230 Mass. 278

March 21, 1918 - May 24, 1918

Suffolk County


Judgment. Municipal Court of the City of Boston. Surety. Bond, To dissolve attachment. Practice, Civil, Amendment.

In the absence of fraud or collusion, a judgment entered against two defendants in the lawful exercise of the power of the court is conclusive against a surety upon a bond to dissolve an attachment given by one of the defendants.

Accordingly, it is not a valid defence on the part of such surety in an action against him upon such a bond, that the judgment was entered before the time had expired for the filing of an answer by his principal's co-defendant, who had been made a party defendant by an amendment after the giving of the bond.

An amendment to the writ and declaration in an action against the maker of a promissory note, adding as a party defendant an indorser of the note, does not change the liability upon a bond to dissolve an attachment given by the first defendant before the allowance of the amendment.

Therefore, the allowance of such an amendment without notice to the surety does not discharge such surety, and, after judgment against both defendants by default, the plaintiff may maintain an action upon the bond against such surety.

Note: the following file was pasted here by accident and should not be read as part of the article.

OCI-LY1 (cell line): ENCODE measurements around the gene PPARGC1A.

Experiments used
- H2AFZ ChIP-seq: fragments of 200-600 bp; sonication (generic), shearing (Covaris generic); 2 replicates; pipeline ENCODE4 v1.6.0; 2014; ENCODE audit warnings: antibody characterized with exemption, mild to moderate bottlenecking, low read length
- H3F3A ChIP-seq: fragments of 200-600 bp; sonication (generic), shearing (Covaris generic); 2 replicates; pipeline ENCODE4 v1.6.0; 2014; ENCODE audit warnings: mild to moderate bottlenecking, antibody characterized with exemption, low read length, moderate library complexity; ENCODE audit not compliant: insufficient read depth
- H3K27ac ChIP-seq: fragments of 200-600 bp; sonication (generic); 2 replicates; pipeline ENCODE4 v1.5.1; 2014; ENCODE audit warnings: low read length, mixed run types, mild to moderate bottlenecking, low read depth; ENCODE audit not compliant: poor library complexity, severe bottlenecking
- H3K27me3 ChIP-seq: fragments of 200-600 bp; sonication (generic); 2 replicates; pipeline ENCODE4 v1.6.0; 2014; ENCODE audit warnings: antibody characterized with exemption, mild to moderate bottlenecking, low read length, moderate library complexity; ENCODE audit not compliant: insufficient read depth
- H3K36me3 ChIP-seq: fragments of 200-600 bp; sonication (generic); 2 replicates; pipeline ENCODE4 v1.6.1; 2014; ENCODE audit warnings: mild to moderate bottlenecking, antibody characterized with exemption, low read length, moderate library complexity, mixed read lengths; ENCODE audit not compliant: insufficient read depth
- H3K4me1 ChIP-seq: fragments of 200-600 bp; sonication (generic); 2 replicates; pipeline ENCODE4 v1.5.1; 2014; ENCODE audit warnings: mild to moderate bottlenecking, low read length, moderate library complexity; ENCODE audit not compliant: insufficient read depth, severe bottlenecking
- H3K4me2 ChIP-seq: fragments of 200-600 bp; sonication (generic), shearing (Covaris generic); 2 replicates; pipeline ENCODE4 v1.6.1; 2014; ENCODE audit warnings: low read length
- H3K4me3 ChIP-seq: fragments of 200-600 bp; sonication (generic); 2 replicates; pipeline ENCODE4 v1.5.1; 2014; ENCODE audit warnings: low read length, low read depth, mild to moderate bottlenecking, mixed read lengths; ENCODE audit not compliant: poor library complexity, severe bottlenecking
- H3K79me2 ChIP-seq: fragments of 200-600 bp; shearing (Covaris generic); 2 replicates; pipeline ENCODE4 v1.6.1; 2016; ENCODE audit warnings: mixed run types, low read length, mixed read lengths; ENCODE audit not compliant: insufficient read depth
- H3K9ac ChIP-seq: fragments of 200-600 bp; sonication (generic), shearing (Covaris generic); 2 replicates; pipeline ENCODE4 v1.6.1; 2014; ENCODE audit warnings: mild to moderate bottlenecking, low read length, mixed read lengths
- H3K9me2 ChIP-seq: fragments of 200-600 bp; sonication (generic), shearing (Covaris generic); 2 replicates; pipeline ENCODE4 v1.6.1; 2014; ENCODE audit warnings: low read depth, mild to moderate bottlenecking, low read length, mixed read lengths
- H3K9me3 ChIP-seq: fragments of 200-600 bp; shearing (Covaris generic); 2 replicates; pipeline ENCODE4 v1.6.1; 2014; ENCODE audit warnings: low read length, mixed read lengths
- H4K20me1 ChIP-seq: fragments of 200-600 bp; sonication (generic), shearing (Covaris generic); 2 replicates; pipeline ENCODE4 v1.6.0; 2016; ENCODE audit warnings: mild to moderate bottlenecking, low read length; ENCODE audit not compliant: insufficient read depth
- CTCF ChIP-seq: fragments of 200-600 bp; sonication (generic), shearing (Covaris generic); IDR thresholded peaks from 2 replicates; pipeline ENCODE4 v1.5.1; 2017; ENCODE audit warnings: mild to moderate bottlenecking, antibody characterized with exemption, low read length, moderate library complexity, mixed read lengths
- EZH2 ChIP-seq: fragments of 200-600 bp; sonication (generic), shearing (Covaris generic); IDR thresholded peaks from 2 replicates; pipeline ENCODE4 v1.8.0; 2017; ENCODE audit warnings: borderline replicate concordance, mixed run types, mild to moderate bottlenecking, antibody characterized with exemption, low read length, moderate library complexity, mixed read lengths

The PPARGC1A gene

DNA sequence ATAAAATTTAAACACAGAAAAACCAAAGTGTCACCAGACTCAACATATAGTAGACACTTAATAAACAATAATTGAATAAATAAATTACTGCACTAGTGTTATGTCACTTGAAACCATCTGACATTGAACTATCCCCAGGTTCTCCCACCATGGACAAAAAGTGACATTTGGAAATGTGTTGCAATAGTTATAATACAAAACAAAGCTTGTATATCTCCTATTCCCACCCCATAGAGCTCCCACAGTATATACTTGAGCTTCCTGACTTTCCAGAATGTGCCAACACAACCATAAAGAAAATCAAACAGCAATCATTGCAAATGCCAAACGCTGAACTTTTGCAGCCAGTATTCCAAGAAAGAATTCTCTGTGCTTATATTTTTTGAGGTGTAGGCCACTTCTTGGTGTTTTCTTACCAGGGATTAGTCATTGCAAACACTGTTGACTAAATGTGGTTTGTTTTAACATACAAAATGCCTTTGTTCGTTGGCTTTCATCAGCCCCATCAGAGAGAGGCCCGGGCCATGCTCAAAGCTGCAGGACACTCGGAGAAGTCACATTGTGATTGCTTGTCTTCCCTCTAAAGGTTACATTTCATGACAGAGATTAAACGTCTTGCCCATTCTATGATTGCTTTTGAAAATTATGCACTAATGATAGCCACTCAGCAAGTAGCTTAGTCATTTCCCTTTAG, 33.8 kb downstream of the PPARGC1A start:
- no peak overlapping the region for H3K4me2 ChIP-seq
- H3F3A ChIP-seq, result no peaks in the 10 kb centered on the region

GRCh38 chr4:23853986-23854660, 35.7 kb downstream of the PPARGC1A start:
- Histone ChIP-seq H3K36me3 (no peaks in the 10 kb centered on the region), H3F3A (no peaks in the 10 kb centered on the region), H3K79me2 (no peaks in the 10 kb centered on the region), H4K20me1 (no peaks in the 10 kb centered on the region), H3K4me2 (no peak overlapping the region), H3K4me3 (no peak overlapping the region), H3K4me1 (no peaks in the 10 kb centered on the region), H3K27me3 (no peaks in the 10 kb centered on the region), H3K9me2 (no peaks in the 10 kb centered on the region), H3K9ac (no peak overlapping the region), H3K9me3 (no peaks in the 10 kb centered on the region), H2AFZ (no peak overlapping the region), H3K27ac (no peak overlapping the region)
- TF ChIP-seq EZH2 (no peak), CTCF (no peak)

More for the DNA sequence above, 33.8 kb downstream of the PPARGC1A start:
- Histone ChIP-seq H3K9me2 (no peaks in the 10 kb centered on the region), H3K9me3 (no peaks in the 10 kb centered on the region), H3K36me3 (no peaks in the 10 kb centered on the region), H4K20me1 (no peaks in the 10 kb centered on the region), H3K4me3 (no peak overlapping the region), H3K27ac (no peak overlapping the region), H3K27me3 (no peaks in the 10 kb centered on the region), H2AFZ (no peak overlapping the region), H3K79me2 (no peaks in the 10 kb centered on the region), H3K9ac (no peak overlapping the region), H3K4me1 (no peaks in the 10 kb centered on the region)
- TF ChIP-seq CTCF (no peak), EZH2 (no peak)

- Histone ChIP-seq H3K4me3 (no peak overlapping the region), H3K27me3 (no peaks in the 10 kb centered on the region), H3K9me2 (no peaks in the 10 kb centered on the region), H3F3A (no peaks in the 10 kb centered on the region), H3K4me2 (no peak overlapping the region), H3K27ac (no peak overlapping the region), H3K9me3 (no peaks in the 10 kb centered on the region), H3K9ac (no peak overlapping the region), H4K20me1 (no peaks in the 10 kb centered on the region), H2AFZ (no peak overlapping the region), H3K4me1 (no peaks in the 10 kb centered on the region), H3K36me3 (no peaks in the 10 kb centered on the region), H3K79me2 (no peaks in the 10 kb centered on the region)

CONTRACT against the surety on a bond to dissolve an attachment, given in an action upon a promissory note by Bessie Silverman, defendant, before the allowance of an amendment therein adding as a defendant M. Silverman, as described in the opinion. Writ in the Municipal Court of the City of Boston dated June 19, 1917.

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The material facts in evidence at the trial in the Municipal Court and the substance of the rulings of the trial judge are described in the opinion. There was a finding for the plaintiff in the sum of $114.11 and interest from May 18, 1917. The case was reported to the Appellate Division, where the report was dismissed. The defendant appealed.

The case was submitted on briefs.

S. Sigilman & C. H. Dow, for the defendant.

S. L. Wolfson, for the plaintiff.

CROSBY, J. This is an action against a surety on a bond to dissolve an attachment. The original action (in which the bond was given) was brought in the Municipal Court of the City of Boston by the plaintiff against Bessie Silverman. After the bond was given the plaintiff filed a motion to amend the writ and declaration by adding thereto the name of M. Silverman, otherwise known as Morris Silverman, as a party defendant. This motion was allowed by the court with the consent of the attorney of record of the original defendant, who on the same day entered his appearance for Morris Silverman. It did not appear that the defendant in this action had notice of the amendment. Both defendants in the original action afterwards were defaulted and judgment was entered against them; before the entry of such judgment, the plaintiff filed a promissory note for $75 signed by B. Silverman on the face, bearing the indorsement "Mr. M. Silverman."